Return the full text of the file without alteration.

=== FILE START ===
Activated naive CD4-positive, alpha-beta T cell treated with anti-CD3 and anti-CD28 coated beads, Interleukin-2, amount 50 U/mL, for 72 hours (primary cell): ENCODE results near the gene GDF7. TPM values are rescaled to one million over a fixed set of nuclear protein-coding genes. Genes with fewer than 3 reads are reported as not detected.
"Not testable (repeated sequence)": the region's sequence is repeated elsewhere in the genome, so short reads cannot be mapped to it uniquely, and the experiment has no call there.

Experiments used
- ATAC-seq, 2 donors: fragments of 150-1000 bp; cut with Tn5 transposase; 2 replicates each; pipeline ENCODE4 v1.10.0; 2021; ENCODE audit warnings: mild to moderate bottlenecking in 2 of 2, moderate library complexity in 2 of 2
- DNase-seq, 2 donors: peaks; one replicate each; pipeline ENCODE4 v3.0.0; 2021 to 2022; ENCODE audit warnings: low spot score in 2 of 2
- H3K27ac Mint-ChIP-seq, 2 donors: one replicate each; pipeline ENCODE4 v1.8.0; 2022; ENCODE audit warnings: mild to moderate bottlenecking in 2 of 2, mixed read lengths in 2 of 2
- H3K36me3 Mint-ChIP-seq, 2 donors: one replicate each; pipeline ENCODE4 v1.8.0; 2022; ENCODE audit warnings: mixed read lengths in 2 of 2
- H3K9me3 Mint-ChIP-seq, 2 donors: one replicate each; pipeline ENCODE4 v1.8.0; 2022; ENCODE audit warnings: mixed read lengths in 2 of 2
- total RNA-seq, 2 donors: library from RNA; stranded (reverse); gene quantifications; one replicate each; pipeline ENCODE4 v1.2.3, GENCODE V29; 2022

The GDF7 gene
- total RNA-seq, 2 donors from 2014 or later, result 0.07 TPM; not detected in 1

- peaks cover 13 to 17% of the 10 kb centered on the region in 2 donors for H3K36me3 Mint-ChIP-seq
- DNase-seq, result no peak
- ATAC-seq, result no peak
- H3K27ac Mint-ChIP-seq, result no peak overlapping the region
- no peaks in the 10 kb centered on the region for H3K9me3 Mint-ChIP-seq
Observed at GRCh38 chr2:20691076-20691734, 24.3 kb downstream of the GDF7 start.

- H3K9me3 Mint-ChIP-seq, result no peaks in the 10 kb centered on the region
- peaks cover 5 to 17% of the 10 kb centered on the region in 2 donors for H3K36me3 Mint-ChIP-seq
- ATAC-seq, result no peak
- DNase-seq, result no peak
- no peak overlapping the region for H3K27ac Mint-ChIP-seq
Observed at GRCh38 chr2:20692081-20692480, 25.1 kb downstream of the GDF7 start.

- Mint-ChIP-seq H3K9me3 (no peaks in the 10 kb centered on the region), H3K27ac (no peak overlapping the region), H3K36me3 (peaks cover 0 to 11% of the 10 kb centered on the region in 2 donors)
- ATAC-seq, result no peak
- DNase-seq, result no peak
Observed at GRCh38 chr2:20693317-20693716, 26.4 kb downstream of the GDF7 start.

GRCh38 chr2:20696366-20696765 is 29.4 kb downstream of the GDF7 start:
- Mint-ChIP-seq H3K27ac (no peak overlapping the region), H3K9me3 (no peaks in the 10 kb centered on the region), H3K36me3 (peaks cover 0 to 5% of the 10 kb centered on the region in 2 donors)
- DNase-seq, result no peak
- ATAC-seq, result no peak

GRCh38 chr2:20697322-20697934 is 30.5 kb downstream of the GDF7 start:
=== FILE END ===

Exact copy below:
Activated naive CD4-positive, alpha-beta T cell treated with anti-CD3 and anti-CD28 coated beads, Interleukin-2, amount 50 U/mL, for 72 hours (primary cell): ENCODE results near the gene GDF7. TPM values are rescaled to one million over a fixed set of nuclear protein-coding genes. Genes with fewer than 3 reads are reported as not detected.
"Not testable (repeated sequence)": the region's sequence is repeated elsewhere in the genome, so short reads cannot be mapped to it uniquely, and the experiment has no call there.

Experiments used
- ATAC-seq, 2 donors: fragments of 150-1000 bp; cut with Tn5 transposase; 2 replicates each; pipeline ENCODE4 v1.10.0; 2021; ENCODE audit warnings: mild to moderate bottlenecking in 2 of 2, moderate library complexity in 2 of 2
- DNase-seq, 2 donors: peaks; one replicate each; pipeline ENCODE4 v3.0.0; 2021 to 2022; ENCODE audit warnings: low spot score in 2 of 2
- H3K27ac Mint-ChIP-seq, 2 donors: one replicate each; pipeline ENCODE4 v1.8.0; 2022; ENCODE audit warnings: mild to moderate bottlenecking in 2 of 2, mixed read lengths in 2 of 2
- H3K36me3 Mint-ChIP-seq, 2 donors: one replicate each; pipeline ENCODE4 v1.8.0; 2022; ENCODE audit warnings: mixed read lengths in 2 of 2
- H3K9me3 Mint-ChIP-seq, 2 donors: one replicate each; pipeline ENCODE4 v1.8.0; 2022; ENCODE audit warnings: mixed read lengths in 2 of 2
- total RNA-seq, 2 donors: library from RNA; stranded (reverse); gene quantifications; one replicate each; pipeline ENCODE4 v1.2.3, GENCODE V29; 2022

The GDF7 gene
- total RNA-seq, 2 donors from 2014 or later, result 0.07 TPM; not detected in 1

- peaks cover 13 to 17% of the 10 kb centered on the region in 2 donors for H3K36me3 Mint-ChIP-seq
- DNase-seq, result no peak
- ATAC-seq, result no peak
- H3K27ac Mint-ChIP-seq, result no peak overlapping the region
- no peaks in the 10 kb centered on the region for H3K9me3 Mint-ChIP-seq
Observed at GRCh38 chr2:20691076-20691734, 24.3 kb downstream of the GDF7 start.

- H3K9me3 Mint-ChIP-seq, result no peaks in the 10 kb centered on the region
- peaks cover 5 to 17% of the 10 kb centered on the region in 2 donors for H3K36me3 Mint-ChIP-seq
- ATAC-seq, result no peak
- DNase-seq, result no peak
- no peak overlapping the region for H3K27ac Mint-ChIP-seq
Observed at GRCh38 chr2:20692081-20692480, 25.1 kb downstream of the GDF7 start.

- Mint-ChIP-seq H3K9me3 (no peaks in the 10 kb centered on the region), H3K27ac (no peak overlapping the region), H3K36me3 (peaks cover 0 to 11% of the 10 kb centered on the region in 2 donors)
- ATAC-seq, result no peak
- DNase-seq, result no peak
Observed at GRCh38 chr2:20693317-20693716, 26.4 kb downstream of the GDF7 start.

GRCh38 chr2:20696366-20696765 is 29.4 kb downstream of the GDF7 start:
- Mint-ChIP-seq H3K27ac (no peak overlapping the region), H3K9me3 (no peaks in the 10 kb centered on the region), H3K36me3 (peaks cover 0 to 5% of the 10 kb centered on the region in 2 donors)
- DNase-seq, result no peak
- ATAC-seq, result no peak

GRCh38 chr2:20697322-20697934 is 30.5 kb downstream of the GDF7 start: